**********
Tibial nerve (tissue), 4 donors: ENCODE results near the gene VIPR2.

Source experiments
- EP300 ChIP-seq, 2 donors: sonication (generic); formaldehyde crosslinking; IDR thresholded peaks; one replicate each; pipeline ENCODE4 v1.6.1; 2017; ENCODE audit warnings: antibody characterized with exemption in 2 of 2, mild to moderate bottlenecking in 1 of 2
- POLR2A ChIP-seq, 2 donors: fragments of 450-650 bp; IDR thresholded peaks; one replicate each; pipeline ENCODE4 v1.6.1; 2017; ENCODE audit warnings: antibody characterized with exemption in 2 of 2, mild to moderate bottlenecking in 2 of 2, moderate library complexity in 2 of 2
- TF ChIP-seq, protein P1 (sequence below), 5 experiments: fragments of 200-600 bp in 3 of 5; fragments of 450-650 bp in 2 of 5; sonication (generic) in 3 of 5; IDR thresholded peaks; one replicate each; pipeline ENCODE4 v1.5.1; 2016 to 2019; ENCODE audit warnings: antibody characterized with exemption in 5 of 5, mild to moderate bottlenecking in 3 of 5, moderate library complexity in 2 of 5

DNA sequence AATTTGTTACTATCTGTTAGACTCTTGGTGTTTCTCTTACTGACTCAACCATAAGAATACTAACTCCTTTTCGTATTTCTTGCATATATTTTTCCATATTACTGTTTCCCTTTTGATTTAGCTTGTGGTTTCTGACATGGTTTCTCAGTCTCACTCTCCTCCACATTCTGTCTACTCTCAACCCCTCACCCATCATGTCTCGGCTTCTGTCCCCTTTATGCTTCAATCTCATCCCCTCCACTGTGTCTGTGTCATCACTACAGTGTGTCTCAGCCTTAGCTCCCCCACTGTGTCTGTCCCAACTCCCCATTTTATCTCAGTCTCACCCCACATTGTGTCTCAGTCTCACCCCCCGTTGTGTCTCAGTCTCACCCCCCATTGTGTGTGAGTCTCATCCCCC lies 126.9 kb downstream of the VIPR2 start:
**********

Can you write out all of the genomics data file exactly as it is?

Tibial nerve (tissue), 4 donors: ENCODE results near the gene VIPR2.

Source experiments
- EP300 ChIP-seq, 2 donors: sonication (generic); formaldehyde crosslinking; IDR thresholded peaks; one replicate each; pipeline ENCODE4 v1.6.1; 2017; ENCODE audit warnings: antibody characterized with exemption in 2 of 2, mild to moderate bottlenecking in 1 of 2
- POLR2A ChIP-seq, 2 donors: fragments of 450-650 bp; IDR thresholded peaks; one replicate each; pipeline ENCODE4 v1.6.1; 2017; ENCODE audit warnings: antibody characterized with exemption in 2 of 2, mild to moderate bottlenecking in 2 of 2, moderate library complexity in 2 of 2
- TF ChIP-seq, protein P1 (sequence below), 5 experiments: fragments of 200-600 bp in 3 of 5; fragments of 450-650 bp in 2 of 5; sonication (generic) in 3 of 5; IDR thresholded peaks; one replicate each; pipeline ENCODE4 v1.5.1; 2016 to 2019; ENCODE audit warnings: antibody characterized with exemption in 5 of 5, mild to moderate bottlenecking in 3 of 5, moderate library complexity in 2 of 5

DNA sequence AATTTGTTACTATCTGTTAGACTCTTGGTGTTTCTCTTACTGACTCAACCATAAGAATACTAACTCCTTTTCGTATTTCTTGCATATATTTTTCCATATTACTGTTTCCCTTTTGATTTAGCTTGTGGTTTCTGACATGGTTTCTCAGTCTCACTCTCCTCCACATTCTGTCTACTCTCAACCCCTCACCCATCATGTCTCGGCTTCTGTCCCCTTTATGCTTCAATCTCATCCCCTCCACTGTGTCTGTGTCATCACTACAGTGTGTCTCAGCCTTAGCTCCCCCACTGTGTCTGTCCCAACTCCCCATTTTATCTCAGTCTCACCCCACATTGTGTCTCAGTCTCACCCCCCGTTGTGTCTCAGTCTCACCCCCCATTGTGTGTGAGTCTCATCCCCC lies 126.9 kb downstream of the VIPR2 start: